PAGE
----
My goal with OrderSenta was to create a seamless experience by mirroring the user experience they have on the various e-commerce platforms, so they can navigate our application from muscle memory. 

What role did empathy play in building OrderSenta?

Empathy plays a huge role in everything I've done. As a designer, you have to come down to the user's level to create a meaningful application. 

What gave rise to this mindset was the challenges I had with some backend developers. Many of them have an "if it works, then ship it" approach to design and development. 

This made me more conscious of my flow. Of course, I want our users to navigate and achieve what they are hoping to accomplish, but I also want them to enjoy the experience because that will make them come back to the application.


How does your programming skills help you as a designer? 

At first, I was close-minded about coding. I used to think if you're good at one thing, the goal should be to get better at that one thing. But once I joined the tech ecosystem, I realized that having the ability to code was complementary to my design skills.

When you are just a designer, you assume that some features are possible or easy to implement, but once you become technical and start coding, you change. 

It influences the way you design because you have the mind of a developer. You know what's possible and not, or what's too difficult to implement based on the timeframe that you have to deliver.

I feel that designers should take up the challenge of being a web developer at the very least so they can have more meaningful conversations with developers. 

Lastly, having a technical skillset makes you more employable. A lot of employers don't have the capacity to have someone who is dedicated to UI design, UX research, and development. The team I joined was very small, so I was a good fit because I can design and develop.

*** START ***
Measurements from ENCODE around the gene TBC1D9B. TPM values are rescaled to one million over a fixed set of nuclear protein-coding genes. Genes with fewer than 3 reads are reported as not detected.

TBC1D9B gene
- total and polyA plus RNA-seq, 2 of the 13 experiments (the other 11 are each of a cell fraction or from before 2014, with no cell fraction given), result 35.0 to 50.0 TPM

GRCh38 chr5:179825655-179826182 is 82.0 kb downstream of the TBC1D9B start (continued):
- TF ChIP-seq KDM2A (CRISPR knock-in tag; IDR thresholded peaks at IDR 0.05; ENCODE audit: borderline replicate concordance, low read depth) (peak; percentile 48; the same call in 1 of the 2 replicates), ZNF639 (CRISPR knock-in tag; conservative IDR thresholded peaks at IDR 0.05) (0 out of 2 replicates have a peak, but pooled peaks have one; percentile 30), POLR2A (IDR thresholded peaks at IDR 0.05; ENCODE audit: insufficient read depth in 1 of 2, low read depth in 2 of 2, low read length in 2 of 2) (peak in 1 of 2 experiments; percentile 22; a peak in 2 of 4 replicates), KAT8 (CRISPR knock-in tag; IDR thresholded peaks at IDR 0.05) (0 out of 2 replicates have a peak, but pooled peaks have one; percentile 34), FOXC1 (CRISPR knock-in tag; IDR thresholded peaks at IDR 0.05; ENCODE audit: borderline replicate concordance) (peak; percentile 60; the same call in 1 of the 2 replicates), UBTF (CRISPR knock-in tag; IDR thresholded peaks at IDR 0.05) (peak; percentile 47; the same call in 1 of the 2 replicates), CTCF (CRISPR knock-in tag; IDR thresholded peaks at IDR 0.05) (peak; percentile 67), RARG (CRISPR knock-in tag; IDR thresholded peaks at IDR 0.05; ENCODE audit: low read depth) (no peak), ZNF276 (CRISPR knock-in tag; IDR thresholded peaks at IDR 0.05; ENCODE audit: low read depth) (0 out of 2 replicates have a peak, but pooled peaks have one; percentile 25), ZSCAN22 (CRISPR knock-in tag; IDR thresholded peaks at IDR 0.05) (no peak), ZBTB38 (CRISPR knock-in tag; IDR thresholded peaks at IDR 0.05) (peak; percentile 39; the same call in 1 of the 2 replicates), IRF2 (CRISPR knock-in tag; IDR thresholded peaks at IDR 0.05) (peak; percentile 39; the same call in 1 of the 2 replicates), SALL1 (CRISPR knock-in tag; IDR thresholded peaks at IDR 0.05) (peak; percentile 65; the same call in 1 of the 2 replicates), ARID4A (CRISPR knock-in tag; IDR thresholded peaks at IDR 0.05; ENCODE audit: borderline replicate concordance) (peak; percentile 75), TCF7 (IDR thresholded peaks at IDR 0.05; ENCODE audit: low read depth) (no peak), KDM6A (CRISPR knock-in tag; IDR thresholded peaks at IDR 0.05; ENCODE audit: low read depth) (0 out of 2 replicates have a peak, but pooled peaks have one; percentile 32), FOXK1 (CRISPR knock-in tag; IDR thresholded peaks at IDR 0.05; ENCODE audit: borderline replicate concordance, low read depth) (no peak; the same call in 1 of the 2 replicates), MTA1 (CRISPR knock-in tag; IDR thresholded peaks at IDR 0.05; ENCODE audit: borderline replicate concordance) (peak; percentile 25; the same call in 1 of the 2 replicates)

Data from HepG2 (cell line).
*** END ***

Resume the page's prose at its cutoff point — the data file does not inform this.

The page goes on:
What do you believe are the keys to being a successful UI/UX designer in Africa? 

I have not been here long, but I can share what I've seen over the past two and a half years. I strongly believe that if you're an aspiring UI designer or someone who wants to be great in this field, you need to be constantly learning. 

The ecosystem changes rapidly, and trends shift so quickly that you'll lag behind if you try to stick to the same system for years. And it could hinder you from progressing in your career because the only way to be in demand and attractive professionally is to learn more and acquire new skills.

My favorite resource for staying up to date with tech trends is one tool named Feedly, which serves as a central tool to fetch RSS Feeds from my favourite tech and design websites, like SmashingMagazine, Tuts+, MDN, among others.  

I usually read on my commute from work scroll through to see and decide what I want to read. This keeps me abreast of what's going on in my system.

What are your thoughts on Tech in Ghana?

I was fortunate to work at a startup based at MEST, which allowed me to see how serious other people were in tech. Prior to that, I didn't know we had a hub for tech developers in Ghana.

From my observations over the past years, the amount of people interested in tech is growing. I see many recent graduates where I live learning how to code, I've even started teaching a few javascript. 

I think the growing interest in tech is going to make our country more tech conscious and move us into the digital age. Kenya is one of the African countries that I admire so much because of its tech-oriented population. 

They're well advanced when it comes to technology compared to most West African countries. Moreover, I feel that with the growing interest in tech, we can rise to the same level as Kenya, and gain access to the global market.

Because as we speak, we don't even have access to Paypal, and I feel like once we raise our technical status to a higher level, we will be able to have that ability.